BA launches court bid to halt strike as turmoil looms

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British Airways last night issued a legal challenge to the legitimacy strike by cabin crews due to begin tomorrow.

The company has asked the Transport & General Workers Union for an explanation for an "apparent discrepancy" in the ballot for industrial action which could render the result invalid.

Management said the union appeared to allow 10 per cent more members to vote than was notified to the company under employment law. A spokesman for BA said that he had received the advice of leading counsel on the issue and believed the vote could be declared null and void.

George Ryde, chief TGWU negotiator at BA, said it was six weeks since the ballot procedure began and two weeks since the result was announced. Mr Ryde questioned why the company should choose to challenge the ballot at such a late stage.

Referring to management claims about the membership of a rival union, the TGWU official said: "The airline seems to have used the same creative accountancy in this legal challenge as it has done when estimating the membership of Cabin Crews in '89."

Nearly one-third of BA flights will be cancelled during the first three- day strike that begins tomorrow morning, with up to 40,000 passengers affected.

The airline carries 100,000 people world-wide on a typical day, and was yesterday negotiating frantically with other carriers in an effort to transfer travellers to other flights.

Worst disrupted will be Heathrow, where only 15 per cent of European and 35 per cent of long-haul flights will leave. Among the European destinations hit by cancellations will be Frankfurt, Amsterdam, Lyon, Toulouse and Oporto. Among long-haul cancellations from Heathrow will be flights to North America. Inter-continental flights from Gatwick will also be badly affected, with only 35 per cent operating. Among services disrupted will be those to destinations in South America and Africa.

Passengers already on holiday who were due to fly back to Heathrow or Gatwick during the strike period will be stranded abroad unless their travel agents manage to make alternative arrangements. And domestic flights in and out of Heathrow will be wiped out.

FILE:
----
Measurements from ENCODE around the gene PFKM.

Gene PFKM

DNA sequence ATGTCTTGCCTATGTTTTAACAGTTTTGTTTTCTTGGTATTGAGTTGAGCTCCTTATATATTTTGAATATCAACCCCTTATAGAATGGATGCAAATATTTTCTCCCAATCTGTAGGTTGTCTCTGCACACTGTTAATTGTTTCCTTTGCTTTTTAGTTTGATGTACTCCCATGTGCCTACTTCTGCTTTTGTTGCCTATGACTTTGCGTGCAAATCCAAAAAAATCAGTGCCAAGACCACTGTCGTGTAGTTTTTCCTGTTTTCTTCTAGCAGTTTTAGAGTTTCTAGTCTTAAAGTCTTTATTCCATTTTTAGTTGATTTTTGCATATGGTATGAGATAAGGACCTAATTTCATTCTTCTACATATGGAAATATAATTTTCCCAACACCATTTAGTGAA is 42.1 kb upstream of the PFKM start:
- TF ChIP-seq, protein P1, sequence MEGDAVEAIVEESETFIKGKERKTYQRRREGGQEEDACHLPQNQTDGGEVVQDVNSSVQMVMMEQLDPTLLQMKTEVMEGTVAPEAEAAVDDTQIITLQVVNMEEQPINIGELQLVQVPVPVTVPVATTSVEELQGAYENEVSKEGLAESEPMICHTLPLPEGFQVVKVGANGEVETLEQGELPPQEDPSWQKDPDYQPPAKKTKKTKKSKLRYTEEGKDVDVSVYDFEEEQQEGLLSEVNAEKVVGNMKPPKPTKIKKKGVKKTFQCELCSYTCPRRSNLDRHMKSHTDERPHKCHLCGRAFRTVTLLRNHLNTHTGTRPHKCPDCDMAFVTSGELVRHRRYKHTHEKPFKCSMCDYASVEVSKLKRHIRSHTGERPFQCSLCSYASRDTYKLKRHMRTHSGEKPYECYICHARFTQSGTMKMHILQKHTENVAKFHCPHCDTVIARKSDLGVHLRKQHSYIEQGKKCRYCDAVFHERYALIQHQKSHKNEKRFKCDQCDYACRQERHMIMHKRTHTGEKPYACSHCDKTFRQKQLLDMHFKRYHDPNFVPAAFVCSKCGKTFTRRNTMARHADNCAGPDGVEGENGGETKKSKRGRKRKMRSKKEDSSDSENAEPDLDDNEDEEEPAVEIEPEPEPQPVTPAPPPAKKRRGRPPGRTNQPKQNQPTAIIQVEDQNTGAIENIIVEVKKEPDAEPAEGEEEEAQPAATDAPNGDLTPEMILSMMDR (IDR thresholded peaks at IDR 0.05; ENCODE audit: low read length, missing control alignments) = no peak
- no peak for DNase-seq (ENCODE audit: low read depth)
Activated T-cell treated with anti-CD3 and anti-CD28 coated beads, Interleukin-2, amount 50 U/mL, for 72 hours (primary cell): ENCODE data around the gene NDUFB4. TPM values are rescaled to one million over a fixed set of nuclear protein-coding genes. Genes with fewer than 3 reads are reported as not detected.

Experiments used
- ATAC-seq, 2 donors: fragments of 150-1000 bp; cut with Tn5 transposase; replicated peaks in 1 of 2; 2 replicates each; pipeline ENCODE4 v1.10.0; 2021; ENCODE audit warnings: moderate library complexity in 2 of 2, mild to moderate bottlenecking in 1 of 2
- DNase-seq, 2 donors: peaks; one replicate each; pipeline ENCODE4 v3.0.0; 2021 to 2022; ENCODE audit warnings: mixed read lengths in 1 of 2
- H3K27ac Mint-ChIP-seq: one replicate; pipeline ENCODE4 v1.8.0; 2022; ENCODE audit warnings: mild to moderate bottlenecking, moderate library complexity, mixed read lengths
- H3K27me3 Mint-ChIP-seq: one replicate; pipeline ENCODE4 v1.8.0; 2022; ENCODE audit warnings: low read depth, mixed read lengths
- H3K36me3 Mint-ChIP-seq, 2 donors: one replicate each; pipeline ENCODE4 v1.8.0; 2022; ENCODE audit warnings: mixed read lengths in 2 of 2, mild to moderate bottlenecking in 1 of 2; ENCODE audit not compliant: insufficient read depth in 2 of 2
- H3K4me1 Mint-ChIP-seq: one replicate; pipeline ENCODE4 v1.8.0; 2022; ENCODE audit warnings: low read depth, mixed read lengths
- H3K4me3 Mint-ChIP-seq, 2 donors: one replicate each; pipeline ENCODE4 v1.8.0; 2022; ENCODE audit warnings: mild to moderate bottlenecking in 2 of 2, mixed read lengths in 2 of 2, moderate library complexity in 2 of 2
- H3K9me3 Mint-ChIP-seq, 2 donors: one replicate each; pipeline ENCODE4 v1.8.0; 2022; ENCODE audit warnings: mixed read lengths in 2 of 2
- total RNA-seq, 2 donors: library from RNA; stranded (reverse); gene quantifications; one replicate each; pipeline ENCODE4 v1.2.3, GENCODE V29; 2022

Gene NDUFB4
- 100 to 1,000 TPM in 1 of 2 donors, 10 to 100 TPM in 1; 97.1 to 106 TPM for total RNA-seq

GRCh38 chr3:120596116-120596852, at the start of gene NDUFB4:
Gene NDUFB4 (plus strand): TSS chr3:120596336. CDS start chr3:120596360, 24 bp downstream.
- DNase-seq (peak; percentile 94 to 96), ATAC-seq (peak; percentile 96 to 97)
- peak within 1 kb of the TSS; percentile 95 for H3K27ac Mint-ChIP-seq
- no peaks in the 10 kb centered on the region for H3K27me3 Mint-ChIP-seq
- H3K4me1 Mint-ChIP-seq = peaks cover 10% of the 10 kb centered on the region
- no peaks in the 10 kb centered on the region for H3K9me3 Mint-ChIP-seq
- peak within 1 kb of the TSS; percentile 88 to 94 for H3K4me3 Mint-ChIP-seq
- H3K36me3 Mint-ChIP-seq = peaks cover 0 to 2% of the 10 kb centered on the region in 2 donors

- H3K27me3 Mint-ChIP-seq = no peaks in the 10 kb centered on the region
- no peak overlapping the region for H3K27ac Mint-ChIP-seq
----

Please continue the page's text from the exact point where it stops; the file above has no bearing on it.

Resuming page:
However, domestic and European services from Gatwick will operate as normal, as will European and long-haul flights from Manchester, Birmingham, Edinburgh and Glasgow airports. Airlines that operate as franchise partners of BA, such as Brymon and Loganair, will also fly full services.

A BA spokeswoman said that as a last resort people would be given full refunds on their tickets. The airline says that flights will be staffed by non-union employees and cabin crew in unions not involved in the dispute. The airline has spent pounds 500,000 on an advertising campaign giving details of disrupted flights. Despite that, travel agencies were inundated with inquiries yesterday.

The Prime Minister's Office made clear last night that it foresaw no active intervention by the Government in the dispute; it said it was best sorted out by the two sides involved. There has been speculation that Tony Blair might take an interest because of his friendship with Bob Ayling, of British Airways, and Bill Morris, of the transport workers' union, but that was ruled out.

The union expects the company to demand that strikers, returning to work on Saturday, sign an agreement to work normally. Failure would lead to dismissal, it is believed. It will decide tomorrow whether to press ahead with industrial action by 9,000 ground staff in protest at the sale of BA's catering division.

Andreas Whittam Smith,

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